Effects of ketogenic diet on epileptiform activity in children with therapy resistant epilepsy
Research output: Contribution to journal › Article
PURPOSE: The purpose was to quantify changes of epileptiform activity during ketogenic diet (KD) treatment in children with therapy resistant epilepsy, and evaluate how these changes are related to activity stage and to clinical effects on seizure frequency, seizure severity, attentional behaviour, quality of life (QOL), and beta-hydroxybutyrate (betaOHb). METHODS: Eighteen children were investigated with 24h ambulatory EEG monitoring 1 week prior to KD initiation and, after 3 months of KD treatment. Epileptiform activity was evaluated by automated spike detection. This data was compared with data presented in a previous study published in Epilepsia 2006, on sleep structure and different activity stages, clinical data on seizure frequency, seizure severity, QOL and attentional behaviour on the same children [Hallbook, T., Lundgren, J., Rosen, I., 2007. Ketogenic diet improves sleep quality in children with therapy resistant epilepsy. Epilepsia 48, 59-65]. RESULTS: After 3 months of KD treatment the number of interictal epileptiform discharges (IEDs) was significantly reduced (p<0.001). When considering the four activity stages separately, the reduction was significant during non-rapid eye movement sleep stage 2, slow wave sleep (SWS) and rapid eye movement (REM) sleep (p=0.001, 0.001, 0.002), and not significantly so during awake (p=0.07). Beta-hydroxybutyrate was significantly increased (p<0.001). There was a significant correlation between the reduction in IEDs and clinical seizures (Spearman r=0.6, p=0.005) and between improvement in attentional behaviour and the increase in betaOHb (Spearman r=0.5, p=0.03). There was no significant correlation between changes in attentional behaviour and IEDs or clinical seizures. CONCLUSION: This study shows that KD reduces the number of IEDs, especially during sleep. It shows a correlation between reduction in epileptiform activity and clinical seizures. There were no correlations between reduction in epileptiform activity and clinical seizures and improvement in QOL or attention. The increase in betaOHb correlated with improvement in attention.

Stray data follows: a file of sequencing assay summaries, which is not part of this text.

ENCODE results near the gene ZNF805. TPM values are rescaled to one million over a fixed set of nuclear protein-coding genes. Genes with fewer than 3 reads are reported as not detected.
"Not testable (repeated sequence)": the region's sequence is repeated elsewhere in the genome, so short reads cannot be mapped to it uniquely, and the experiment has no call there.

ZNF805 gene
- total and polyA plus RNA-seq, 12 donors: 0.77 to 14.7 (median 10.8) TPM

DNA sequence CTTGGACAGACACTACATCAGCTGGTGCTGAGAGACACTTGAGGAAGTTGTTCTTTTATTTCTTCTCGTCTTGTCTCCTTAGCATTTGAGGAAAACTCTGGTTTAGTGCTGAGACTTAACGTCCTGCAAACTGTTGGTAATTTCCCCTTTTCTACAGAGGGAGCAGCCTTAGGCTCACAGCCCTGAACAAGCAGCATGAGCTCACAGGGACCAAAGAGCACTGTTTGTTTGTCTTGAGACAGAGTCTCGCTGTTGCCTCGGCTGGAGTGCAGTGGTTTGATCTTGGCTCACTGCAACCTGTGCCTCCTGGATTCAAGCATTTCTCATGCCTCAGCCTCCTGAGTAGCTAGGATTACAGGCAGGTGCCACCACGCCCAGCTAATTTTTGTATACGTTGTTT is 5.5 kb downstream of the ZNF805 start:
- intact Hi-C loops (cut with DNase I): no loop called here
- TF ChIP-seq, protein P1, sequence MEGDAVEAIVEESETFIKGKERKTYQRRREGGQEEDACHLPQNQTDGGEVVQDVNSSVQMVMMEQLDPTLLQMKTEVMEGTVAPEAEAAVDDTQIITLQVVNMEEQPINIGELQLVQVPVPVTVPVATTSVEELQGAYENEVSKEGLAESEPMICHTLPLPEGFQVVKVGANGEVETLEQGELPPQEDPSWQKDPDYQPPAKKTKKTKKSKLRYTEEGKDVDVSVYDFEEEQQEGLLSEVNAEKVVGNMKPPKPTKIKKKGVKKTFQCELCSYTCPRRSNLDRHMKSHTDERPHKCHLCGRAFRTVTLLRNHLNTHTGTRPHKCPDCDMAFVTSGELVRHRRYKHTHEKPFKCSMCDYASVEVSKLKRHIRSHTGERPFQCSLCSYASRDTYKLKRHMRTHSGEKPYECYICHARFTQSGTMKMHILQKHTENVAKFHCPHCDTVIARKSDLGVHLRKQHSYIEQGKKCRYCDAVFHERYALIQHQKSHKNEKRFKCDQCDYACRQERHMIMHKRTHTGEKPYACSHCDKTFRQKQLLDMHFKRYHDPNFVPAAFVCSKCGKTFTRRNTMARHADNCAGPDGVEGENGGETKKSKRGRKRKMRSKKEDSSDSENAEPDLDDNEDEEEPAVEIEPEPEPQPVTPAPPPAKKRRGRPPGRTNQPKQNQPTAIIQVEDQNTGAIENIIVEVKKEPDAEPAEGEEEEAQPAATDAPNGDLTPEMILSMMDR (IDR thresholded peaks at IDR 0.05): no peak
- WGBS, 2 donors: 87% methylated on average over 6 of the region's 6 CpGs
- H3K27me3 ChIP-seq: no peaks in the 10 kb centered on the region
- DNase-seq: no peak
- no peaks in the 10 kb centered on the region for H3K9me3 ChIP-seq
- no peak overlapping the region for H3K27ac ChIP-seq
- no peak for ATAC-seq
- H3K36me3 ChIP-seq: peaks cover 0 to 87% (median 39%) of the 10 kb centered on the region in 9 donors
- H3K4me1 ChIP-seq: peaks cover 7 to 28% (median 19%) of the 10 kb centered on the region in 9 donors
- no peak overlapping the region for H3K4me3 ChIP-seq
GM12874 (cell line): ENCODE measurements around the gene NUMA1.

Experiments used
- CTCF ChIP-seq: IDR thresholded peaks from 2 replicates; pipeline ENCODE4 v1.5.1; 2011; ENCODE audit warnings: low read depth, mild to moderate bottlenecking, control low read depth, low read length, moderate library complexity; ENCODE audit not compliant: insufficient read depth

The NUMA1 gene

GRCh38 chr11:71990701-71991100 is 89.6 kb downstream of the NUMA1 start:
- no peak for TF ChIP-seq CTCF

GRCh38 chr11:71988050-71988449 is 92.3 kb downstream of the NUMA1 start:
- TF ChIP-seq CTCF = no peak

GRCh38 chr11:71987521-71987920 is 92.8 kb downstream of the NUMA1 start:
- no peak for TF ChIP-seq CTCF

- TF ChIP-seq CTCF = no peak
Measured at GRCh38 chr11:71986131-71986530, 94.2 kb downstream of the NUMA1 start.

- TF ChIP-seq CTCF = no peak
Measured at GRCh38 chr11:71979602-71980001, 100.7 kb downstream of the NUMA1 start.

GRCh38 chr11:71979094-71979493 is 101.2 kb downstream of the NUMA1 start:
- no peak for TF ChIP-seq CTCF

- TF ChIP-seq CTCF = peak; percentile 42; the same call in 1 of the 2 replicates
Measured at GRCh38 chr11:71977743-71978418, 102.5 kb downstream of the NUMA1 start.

|Research areas and keywords||
Subject classification (UKÄ) – MANDATORY
|Publication status||Published - 2007|